One runs the risk of being called in for sexism or male classism when writing about females in Russia. International Women’s Day, which was once the third most popular holiday after New Year’s and Victory Day, is now only in fifth place ( with 27 % of Russians saying it is important ).

In a nation that is so insulated from Eastern effect, it is difficult to understand what is happening. However, it is necessary to join in a wide range of provincial experiences and perspectives on gender concerns in order to realize Russia beyond the conventional tale about Moscow and St. Petersburg.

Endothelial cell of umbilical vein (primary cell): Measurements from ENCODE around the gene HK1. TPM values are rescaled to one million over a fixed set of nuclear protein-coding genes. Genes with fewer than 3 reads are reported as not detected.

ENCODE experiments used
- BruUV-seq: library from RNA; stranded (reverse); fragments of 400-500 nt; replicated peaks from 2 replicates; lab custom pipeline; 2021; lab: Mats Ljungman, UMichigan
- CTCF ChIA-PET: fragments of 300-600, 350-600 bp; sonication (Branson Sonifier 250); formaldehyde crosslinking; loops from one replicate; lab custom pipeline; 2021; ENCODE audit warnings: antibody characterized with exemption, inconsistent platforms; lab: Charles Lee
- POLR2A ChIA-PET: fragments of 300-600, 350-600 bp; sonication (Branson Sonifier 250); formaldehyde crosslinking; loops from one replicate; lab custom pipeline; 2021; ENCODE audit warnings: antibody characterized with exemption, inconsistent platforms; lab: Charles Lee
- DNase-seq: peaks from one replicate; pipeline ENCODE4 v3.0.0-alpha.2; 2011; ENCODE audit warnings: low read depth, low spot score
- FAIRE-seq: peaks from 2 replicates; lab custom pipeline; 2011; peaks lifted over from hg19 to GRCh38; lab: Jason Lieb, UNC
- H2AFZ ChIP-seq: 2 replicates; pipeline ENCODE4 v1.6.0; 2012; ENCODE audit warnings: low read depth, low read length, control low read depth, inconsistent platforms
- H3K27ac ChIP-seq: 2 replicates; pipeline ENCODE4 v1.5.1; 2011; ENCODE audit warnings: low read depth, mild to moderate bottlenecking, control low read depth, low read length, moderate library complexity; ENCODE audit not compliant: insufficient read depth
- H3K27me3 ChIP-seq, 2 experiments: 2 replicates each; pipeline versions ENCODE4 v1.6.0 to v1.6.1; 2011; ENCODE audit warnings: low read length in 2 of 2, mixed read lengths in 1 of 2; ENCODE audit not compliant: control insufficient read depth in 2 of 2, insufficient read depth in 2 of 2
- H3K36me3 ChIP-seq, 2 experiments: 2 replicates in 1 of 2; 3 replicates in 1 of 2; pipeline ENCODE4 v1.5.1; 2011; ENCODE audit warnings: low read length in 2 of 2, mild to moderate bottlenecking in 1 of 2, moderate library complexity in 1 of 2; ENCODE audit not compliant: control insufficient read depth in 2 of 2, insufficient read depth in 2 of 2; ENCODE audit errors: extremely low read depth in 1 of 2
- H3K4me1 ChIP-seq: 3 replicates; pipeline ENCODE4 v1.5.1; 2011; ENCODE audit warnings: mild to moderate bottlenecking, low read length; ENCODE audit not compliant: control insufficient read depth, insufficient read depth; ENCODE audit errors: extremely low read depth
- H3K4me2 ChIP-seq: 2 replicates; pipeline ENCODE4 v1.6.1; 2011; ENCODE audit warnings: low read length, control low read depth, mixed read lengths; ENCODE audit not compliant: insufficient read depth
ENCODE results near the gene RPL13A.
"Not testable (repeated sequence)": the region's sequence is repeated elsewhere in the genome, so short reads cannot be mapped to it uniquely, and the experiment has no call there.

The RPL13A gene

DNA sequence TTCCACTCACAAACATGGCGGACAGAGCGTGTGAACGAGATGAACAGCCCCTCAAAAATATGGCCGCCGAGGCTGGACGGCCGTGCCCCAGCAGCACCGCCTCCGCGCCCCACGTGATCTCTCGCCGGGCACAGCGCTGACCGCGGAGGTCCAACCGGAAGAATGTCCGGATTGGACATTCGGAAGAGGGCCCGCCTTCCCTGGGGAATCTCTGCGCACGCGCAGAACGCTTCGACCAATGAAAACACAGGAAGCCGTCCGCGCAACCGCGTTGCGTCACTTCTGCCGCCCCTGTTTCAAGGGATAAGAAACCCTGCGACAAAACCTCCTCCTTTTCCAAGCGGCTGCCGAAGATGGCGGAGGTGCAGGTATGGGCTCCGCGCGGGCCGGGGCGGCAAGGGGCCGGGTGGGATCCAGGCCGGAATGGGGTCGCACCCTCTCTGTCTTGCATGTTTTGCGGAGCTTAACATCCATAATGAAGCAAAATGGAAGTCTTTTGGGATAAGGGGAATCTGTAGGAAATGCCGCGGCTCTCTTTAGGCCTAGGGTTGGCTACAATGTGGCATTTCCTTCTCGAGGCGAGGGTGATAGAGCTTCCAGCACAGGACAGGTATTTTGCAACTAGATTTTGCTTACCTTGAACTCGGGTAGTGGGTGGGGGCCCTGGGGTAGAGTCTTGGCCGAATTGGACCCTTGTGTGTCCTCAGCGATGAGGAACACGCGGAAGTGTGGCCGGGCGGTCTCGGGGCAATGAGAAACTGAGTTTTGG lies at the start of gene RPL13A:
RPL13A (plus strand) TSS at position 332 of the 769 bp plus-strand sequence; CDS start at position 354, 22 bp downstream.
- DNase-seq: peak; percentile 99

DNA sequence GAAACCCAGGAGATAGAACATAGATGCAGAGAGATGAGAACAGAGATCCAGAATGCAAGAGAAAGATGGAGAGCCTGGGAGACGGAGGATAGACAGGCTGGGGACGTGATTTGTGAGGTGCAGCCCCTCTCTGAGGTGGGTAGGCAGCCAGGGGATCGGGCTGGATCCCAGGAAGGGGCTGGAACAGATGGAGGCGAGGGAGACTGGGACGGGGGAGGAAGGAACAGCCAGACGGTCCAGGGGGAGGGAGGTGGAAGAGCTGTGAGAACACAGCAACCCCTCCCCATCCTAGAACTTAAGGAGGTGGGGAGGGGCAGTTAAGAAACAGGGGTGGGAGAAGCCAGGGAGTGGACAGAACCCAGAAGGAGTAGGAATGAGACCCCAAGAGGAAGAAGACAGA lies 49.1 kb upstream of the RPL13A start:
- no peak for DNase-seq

This includes acknowledging that Russia’s identity gap is rooted in support from broader cultural norms. For instance, the “banned jobs list” plan, which prohibits 456 professions that are considered to laborious or harmful to women’s sexual health, still applies today. It was a result of Russian propaganda and legislation in the 1970s. Deep-rooted misogyny and gender prejudices are reinforced by this govt authoritarianism, which may end.

Another myth about Russian girls is that they are golden miners and merely care about money and material gain. The majority of Russian ladies are more concerned with their toddlers than their funds, and the majority of them think it’s preferable to get married for love rather than just for wealth. However, a large number of them are willing to sacrifice everything to achieve both happiness and monetary security.